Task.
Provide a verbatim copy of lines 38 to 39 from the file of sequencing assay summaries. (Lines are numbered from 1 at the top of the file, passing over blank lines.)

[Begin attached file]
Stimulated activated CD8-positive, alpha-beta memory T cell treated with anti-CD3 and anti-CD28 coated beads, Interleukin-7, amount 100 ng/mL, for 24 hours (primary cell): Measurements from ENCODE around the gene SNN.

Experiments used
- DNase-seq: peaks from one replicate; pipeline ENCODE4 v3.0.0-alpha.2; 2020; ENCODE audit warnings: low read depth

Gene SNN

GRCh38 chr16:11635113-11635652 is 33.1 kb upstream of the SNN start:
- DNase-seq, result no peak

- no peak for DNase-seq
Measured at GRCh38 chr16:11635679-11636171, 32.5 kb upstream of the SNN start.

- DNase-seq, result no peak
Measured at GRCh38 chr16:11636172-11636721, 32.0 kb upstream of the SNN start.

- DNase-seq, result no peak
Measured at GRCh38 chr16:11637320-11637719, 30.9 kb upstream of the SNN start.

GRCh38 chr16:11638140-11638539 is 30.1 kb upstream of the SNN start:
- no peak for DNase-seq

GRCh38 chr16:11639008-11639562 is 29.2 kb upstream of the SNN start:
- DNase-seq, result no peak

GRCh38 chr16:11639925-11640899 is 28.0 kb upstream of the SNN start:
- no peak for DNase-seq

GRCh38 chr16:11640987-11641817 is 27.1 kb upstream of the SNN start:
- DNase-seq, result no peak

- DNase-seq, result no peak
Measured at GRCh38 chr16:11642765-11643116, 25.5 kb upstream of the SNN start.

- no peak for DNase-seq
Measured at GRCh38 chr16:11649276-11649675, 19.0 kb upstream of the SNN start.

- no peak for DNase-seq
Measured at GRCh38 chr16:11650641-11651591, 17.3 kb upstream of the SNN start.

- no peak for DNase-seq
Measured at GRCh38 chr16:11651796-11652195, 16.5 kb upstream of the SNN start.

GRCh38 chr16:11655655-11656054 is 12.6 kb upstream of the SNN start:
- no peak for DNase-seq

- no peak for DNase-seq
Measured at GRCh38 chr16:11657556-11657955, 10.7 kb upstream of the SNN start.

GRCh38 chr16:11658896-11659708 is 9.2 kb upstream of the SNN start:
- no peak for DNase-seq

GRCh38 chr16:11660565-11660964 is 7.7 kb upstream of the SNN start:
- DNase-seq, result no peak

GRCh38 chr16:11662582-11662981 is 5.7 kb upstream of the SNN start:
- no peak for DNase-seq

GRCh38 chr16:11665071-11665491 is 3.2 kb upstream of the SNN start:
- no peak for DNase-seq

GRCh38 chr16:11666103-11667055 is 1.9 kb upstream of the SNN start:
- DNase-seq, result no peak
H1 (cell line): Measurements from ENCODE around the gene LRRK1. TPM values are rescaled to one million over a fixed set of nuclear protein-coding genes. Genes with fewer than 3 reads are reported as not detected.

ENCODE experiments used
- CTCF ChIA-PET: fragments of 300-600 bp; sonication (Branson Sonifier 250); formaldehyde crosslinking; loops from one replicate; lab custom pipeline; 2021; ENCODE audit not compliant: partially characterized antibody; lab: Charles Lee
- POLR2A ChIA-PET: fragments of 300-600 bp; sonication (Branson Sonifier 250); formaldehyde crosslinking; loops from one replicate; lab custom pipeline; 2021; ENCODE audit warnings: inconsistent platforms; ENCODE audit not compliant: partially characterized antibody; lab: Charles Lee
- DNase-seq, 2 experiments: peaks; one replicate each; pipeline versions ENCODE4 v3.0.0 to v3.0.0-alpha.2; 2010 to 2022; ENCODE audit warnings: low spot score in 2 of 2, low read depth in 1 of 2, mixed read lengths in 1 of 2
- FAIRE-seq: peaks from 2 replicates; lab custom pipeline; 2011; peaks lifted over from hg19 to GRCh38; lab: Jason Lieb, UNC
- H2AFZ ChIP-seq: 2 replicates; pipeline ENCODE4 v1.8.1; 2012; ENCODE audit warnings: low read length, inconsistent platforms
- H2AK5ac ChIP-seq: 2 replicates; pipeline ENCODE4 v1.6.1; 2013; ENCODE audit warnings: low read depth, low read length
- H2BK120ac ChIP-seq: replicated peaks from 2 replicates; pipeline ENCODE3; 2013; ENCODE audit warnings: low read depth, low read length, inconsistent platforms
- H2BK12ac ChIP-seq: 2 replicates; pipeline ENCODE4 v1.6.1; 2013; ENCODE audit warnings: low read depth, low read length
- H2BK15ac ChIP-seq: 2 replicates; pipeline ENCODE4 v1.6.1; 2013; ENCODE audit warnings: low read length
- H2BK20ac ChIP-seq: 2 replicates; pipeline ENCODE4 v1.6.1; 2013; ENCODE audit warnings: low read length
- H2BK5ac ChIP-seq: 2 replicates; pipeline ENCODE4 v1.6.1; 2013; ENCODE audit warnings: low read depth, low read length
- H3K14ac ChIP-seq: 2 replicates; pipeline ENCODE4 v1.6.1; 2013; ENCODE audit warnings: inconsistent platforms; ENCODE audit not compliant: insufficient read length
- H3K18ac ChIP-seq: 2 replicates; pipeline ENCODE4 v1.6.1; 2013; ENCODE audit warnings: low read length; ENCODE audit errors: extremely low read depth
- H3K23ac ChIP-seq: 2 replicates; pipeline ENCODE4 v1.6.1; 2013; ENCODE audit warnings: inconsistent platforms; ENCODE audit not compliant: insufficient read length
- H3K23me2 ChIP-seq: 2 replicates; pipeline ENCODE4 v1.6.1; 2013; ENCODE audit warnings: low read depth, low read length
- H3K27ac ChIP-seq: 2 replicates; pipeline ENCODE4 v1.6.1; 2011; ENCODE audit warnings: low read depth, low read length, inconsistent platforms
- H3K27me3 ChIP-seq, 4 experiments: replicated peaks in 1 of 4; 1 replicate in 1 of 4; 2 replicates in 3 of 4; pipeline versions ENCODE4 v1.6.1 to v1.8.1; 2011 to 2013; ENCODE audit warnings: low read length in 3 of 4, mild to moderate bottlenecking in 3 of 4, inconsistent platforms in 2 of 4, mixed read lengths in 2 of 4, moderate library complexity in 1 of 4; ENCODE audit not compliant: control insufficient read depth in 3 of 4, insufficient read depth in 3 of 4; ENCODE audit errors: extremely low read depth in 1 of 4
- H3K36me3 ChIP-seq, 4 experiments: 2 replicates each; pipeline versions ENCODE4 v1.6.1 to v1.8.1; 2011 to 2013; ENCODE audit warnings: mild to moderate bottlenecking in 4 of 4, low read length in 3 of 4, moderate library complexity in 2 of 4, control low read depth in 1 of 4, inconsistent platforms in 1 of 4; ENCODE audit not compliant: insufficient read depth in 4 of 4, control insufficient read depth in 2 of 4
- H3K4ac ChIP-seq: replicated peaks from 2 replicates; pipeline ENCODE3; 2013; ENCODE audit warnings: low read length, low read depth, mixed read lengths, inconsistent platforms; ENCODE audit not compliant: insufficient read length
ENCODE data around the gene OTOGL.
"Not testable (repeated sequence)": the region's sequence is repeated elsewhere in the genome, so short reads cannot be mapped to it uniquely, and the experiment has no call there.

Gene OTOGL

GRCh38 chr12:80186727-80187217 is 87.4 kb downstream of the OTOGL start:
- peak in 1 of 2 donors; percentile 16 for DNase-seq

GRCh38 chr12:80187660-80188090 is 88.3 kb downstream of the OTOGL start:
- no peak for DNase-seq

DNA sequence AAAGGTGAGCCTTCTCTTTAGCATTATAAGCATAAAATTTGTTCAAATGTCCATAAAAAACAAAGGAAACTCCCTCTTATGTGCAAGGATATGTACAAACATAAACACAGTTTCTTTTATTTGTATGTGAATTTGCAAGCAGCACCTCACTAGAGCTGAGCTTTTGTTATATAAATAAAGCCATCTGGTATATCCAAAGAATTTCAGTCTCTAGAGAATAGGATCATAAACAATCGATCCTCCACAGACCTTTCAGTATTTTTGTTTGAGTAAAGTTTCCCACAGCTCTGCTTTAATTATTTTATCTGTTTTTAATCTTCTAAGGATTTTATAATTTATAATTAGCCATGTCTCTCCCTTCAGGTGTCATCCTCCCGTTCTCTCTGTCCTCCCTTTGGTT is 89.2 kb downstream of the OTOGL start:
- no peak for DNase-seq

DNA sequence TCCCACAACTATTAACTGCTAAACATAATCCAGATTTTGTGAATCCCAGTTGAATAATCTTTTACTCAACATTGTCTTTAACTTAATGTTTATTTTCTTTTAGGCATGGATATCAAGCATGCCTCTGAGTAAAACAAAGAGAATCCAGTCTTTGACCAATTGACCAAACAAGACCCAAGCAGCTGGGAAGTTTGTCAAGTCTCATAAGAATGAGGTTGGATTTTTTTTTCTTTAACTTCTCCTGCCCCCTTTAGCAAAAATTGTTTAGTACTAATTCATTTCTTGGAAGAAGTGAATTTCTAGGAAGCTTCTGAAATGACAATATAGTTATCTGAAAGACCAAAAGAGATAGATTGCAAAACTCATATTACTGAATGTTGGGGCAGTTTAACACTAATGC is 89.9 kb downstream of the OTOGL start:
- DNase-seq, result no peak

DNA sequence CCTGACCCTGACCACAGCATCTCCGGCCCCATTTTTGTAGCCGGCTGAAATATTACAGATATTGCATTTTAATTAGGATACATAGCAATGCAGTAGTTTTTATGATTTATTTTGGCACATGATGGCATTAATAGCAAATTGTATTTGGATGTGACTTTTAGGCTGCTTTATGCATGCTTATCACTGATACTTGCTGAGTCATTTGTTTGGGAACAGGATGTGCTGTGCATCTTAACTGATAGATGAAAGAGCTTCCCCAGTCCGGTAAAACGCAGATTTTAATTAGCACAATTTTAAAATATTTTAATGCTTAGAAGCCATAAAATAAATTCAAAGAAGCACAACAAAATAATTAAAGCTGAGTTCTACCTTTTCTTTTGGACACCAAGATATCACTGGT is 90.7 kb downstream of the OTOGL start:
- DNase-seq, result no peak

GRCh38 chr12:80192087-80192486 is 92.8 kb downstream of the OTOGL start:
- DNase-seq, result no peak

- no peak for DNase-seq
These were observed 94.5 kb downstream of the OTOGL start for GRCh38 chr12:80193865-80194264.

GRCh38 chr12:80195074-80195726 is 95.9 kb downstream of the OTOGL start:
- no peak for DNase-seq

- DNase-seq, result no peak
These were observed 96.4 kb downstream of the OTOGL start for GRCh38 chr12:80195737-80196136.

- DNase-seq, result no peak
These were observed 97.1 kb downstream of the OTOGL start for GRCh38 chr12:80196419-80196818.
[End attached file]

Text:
- no peak for DNase-seq

GRCh38 chr16:11665071-11665491 is 3.2 kb upstream of the SNN start: